REVIEW / SCI-FI COMEDY
106 minutes/Now showing/ 1/5 stars
THE STORY: As kids, Sam Brenner and Will Cooper are arcade game experts who go on to the world championships. Cooper (Kevin James) becomes President of the United States, while Brenner (Adam Sandler) installs television sets. Earth comes under attack from aliens whose methods of invasion look like video games from the 1980s. Cooper recruits Brenner and former champions Ludlow (Josh Gad) and Eddie (Peter Dinklage) to fight the aliens in city-wide games of Pac-Man, Centipede and Donkey Kong.
This movie relies on a single visual gimmick - 1980s video games coming to life to attack cities - and packages an F-grade Adam Sandler comedy around it.
As visual hooks go, vintage arcade games are not a bad idea. The young-adult comedy Scott Pilgrim Vs The World (2010), for example, had the right idea: Light bombs and oversized glowing weapons are weird and funny, and should be treated as such.
But Pixels tries to dial up the drama. The alien invasion is real and so are the weapons. So are we supposed to be worried when things blow up into glowing cubes? Or horrified when people are churned into glitter?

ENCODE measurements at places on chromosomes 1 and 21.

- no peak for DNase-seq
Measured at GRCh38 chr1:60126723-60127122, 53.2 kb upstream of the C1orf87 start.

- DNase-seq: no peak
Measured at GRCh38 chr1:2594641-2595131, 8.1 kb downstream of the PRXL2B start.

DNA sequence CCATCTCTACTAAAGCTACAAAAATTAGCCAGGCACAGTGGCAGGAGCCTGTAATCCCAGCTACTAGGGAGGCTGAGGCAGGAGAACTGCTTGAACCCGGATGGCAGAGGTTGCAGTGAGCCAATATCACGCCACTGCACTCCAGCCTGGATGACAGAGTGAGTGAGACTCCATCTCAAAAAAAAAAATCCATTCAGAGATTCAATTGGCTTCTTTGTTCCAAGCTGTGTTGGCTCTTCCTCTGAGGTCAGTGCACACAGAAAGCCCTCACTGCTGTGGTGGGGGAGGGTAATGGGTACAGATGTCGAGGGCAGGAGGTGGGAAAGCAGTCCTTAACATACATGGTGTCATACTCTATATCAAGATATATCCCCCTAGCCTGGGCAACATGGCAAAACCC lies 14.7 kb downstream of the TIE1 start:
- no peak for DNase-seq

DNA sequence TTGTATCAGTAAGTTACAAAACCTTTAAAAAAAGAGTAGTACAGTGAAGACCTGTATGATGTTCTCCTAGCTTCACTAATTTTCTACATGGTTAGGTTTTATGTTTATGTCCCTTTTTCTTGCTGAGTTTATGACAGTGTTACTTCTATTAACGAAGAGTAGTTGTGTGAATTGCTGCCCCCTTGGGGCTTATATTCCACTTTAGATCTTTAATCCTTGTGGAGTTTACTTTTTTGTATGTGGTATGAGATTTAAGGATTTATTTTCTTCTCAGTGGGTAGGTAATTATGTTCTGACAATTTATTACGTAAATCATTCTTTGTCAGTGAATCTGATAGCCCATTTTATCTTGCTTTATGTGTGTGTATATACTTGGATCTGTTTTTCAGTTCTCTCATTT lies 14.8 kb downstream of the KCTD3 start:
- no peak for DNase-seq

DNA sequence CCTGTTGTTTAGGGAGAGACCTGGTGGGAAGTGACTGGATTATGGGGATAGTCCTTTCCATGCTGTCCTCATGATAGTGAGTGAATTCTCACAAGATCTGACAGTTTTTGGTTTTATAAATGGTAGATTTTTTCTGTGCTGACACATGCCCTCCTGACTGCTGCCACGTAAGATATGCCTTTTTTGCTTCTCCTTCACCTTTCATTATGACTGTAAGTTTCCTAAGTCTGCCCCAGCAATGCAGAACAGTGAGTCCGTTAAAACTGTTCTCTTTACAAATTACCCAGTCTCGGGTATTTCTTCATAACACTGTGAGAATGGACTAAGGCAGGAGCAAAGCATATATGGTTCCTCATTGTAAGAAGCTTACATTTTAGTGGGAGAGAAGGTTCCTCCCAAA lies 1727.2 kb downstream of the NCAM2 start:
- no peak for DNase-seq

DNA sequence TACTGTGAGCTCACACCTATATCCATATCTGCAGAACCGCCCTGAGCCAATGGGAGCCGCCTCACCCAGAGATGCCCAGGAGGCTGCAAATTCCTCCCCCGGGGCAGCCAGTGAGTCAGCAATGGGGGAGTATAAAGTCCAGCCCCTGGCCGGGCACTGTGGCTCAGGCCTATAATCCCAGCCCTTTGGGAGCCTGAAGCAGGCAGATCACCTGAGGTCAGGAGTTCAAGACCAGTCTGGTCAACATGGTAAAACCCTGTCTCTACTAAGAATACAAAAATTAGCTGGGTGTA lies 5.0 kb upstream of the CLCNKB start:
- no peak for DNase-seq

If there is meant to be a joke in there, it is impossible to see. Much of the rest of the movie is the same confused mix - it never takes things seriously enough to make it matter, nor does it make it disposable enough to make it funny.
The movie defines "safe", covering all the family-friendly bases with the sincerity of a Las Vegas casino lounge act.
There is threat without harm; Sandler's smirky, know-it-all humour tempered with altruistic heroism; nerds winning the hot girls.
The plot churns through one thing after another, one fake threat followed up by another just as lazy and contrived as the last.
Outcasts are heroes, shout-outs are given to classic games such as Galaga and Arkanoids, a snobby lieutenant-colonel (Michelle Monaghan) is won over by the irresistible schlubby charm of Sandler's character.
On that last sexual point, this is when things get distinctly creepy. In trying to pander to fans of video games, the nerds in the movie "win" women, both real and virtual, as trophies.
On this point about women in the film, director Chris Columbus (Harry Potter And The Sorceror's Stone, 2001) and writer Tim Herlihy (who wrote the 2010 short film on which this movie was based) seem blind to the film's shrill, Sandler-ish tone oozing in around the edges of this supposedly family-oriented work.
Maybe it is just Sony and its producer covering all the demographics.
But perhaps it is appropriate. In a movie celebrating 1980s video games, why not 1980s sex comedy values too?